Random projection transformers.

Random projections are a simple and computationally efficient way to reduce the dimensionality of the data by trading a controlled amount of accuracy (as additional variance) for faster processing times and smaller model sizes.

The dimensions and distribution of random projections matrices are controlled so as to preserve the pairwise distances between any two samples of the dataset.

The main theoretical result behind the efficiency of random projection is the Johnson-Lindenstrauss lemma (quoting Wikipedia):

In mathematics, the Johnson-Lindenstrauss lemma is a result concerning low-distortion embeddings of points from high-dimensional into low-dimensional Euclidean space. The lemma states that a small set of points in a high-dimensional space can be embedded into a space of much lower dimension in such a way that distances between the points are nearly preserved. The map used for the embedding is at least Lipschitz, and can even be taken to be an orthogonal projection.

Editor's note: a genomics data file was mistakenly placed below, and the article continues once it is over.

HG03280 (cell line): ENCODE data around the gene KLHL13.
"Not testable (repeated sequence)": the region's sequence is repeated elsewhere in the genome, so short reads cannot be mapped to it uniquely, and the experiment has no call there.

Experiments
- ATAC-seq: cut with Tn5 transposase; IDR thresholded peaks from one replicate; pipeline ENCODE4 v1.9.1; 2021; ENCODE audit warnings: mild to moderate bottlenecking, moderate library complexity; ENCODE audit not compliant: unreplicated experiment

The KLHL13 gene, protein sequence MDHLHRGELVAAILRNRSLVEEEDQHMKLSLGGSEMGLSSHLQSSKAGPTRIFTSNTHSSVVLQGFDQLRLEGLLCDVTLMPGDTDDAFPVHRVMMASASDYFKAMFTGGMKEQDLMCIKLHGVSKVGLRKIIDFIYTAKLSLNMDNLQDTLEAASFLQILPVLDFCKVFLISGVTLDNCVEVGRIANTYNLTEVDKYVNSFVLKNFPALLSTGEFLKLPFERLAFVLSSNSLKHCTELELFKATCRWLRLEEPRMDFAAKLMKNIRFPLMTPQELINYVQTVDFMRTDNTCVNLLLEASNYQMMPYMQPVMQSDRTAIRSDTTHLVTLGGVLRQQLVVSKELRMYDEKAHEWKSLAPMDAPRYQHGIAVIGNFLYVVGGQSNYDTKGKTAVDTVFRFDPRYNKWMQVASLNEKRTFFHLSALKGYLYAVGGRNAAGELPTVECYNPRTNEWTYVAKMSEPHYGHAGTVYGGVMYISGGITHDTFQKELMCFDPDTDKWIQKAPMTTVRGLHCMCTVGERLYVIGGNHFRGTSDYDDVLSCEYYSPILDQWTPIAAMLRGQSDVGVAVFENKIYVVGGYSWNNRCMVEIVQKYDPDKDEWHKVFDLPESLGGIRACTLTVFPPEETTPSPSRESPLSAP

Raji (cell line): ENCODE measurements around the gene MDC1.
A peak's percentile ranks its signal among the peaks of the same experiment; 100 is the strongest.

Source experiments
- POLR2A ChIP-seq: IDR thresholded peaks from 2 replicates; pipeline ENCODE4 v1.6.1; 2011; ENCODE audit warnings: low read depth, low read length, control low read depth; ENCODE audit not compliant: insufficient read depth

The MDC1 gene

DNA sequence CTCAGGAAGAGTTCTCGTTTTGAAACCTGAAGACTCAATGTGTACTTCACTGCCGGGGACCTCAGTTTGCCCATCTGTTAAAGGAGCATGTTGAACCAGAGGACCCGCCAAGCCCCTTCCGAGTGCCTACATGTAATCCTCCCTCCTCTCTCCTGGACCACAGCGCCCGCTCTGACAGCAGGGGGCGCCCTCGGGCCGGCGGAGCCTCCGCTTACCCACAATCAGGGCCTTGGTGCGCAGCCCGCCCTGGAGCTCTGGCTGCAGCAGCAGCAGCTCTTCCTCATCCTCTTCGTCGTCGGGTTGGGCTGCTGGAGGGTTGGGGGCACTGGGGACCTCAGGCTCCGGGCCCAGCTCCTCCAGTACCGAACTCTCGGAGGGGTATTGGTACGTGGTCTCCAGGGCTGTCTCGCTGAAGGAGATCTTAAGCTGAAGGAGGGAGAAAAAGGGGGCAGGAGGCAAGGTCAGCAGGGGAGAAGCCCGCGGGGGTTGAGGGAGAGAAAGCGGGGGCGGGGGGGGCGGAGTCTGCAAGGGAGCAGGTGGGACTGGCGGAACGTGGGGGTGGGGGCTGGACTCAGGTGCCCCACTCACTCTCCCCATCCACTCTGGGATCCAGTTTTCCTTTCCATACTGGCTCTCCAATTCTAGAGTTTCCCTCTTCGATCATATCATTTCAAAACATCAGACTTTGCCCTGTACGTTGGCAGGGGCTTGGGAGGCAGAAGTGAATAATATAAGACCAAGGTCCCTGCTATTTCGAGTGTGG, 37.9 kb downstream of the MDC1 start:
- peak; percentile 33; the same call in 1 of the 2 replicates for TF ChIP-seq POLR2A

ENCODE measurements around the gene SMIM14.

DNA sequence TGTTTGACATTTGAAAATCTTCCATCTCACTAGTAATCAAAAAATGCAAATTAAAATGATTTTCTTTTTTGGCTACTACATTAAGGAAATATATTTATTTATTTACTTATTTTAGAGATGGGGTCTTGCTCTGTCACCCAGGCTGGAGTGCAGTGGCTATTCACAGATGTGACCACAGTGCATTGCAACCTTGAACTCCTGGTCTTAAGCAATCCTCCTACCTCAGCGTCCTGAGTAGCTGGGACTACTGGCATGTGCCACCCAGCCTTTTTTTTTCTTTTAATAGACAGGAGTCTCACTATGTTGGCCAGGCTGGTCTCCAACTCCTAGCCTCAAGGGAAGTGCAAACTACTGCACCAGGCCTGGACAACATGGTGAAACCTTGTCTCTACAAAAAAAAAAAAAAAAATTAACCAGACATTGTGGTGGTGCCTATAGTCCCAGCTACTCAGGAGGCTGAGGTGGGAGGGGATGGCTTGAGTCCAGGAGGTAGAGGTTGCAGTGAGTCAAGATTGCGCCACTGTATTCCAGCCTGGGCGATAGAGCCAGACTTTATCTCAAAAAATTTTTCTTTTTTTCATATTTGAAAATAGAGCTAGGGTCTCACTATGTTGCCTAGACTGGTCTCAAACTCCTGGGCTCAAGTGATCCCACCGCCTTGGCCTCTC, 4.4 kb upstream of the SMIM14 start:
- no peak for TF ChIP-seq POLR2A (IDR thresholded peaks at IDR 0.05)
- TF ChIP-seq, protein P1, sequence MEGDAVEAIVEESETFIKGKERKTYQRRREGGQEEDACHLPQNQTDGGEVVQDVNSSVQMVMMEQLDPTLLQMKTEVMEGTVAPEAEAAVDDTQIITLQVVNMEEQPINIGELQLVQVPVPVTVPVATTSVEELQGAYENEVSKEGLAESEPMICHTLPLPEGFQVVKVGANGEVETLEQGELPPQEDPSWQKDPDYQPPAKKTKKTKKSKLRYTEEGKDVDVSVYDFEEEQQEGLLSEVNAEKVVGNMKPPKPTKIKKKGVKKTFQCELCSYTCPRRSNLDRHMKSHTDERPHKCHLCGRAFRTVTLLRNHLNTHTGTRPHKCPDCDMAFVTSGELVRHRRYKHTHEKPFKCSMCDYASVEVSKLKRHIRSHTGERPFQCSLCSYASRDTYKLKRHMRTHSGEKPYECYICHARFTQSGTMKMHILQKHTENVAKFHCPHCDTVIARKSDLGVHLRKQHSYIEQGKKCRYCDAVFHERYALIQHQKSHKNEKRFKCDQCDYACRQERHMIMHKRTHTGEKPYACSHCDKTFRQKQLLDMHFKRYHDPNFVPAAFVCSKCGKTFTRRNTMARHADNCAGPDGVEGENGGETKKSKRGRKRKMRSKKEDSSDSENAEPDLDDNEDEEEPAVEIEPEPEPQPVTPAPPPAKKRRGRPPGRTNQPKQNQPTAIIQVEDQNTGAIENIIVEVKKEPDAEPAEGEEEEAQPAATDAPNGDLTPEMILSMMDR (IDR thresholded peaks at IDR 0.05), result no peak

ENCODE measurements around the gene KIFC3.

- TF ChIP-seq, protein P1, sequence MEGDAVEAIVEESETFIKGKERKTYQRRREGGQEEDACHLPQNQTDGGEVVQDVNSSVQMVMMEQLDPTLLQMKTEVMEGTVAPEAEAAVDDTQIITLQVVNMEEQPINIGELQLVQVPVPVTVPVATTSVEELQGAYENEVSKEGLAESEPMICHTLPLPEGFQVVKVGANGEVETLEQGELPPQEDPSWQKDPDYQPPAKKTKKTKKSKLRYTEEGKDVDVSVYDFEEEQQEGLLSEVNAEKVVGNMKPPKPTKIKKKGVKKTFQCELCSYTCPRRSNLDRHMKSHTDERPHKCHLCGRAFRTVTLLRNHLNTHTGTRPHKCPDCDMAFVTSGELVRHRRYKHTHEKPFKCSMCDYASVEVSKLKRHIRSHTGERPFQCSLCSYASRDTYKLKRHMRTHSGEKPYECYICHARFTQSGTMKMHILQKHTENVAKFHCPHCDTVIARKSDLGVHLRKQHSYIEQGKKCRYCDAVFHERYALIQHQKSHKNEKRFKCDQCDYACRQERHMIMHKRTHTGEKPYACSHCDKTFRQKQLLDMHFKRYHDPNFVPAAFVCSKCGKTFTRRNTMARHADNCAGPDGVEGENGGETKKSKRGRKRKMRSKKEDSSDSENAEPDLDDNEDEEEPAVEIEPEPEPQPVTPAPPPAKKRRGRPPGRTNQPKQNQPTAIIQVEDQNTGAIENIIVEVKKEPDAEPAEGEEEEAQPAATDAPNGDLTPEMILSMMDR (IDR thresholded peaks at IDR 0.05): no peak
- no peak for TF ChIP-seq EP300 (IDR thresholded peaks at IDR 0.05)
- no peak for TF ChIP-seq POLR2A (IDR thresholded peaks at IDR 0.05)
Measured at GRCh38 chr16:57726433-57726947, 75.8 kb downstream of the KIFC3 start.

User guide. See the Random Projection section for further details.


Reduce dimensionality through Gaussian random projection.


Reduce dimensionality through sparse random projection.


Find a 'safe' number of components to randomly project to.